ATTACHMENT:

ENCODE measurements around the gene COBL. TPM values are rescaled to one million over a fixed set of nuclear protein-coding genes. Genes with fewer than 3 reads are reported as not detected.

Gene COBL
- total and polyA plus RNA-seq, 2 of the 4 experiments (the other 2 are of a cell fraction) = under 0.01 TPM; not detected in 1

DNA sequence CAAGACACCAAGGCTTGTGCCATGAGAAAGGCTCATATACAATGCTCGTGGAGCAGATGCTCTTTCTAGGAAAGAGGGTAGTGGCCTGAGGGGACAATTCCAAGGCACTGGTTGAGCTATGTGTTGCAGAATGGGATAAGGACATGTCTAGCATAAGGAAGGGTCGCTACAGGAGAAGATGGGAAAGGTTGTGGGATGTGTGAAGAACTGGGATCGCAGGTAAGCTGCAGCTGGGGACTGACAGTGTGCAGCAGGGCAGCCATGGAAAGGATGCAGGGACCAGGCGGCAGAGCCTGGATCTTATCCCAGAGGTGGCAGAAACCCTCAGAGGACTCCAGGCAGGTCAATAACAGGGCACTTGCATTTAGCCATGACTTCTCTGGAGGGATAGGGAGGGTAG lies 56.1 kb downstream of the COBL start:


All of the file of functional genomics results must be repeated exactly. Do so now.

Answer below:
ENCODE measurements around the gene COBL. TPM values are rescaled to one million over a fixed set of nuclear protein-coding genes. Genes with fewer than 3 reads are reported as not detected.

Gene COBL
- total and polyA plus RNA-seq, 2 of the 4 experiments (the other 2 are of a cell fraction) = under 0.01 TPM; not detected in 1

DNA sequence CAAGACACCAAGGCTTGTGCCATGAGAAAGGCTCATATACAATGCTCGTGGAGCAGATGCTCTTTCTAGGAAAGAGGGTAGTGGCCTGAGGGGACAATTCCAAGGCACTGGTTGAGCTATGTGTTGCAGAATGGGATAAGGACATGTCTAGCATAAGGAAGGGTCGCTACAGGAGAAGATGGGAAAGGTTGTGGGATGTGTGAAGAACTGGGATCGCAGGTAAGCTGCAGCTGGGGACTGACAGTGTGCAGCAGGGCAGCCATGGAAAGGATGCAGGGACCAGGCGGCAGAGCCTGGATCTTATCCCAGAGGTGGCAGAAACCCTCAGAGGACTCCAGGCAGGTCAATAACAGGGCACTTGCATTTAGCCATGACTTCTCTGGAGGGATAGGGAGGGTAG lies 56.1 kb downstream of the COBL start: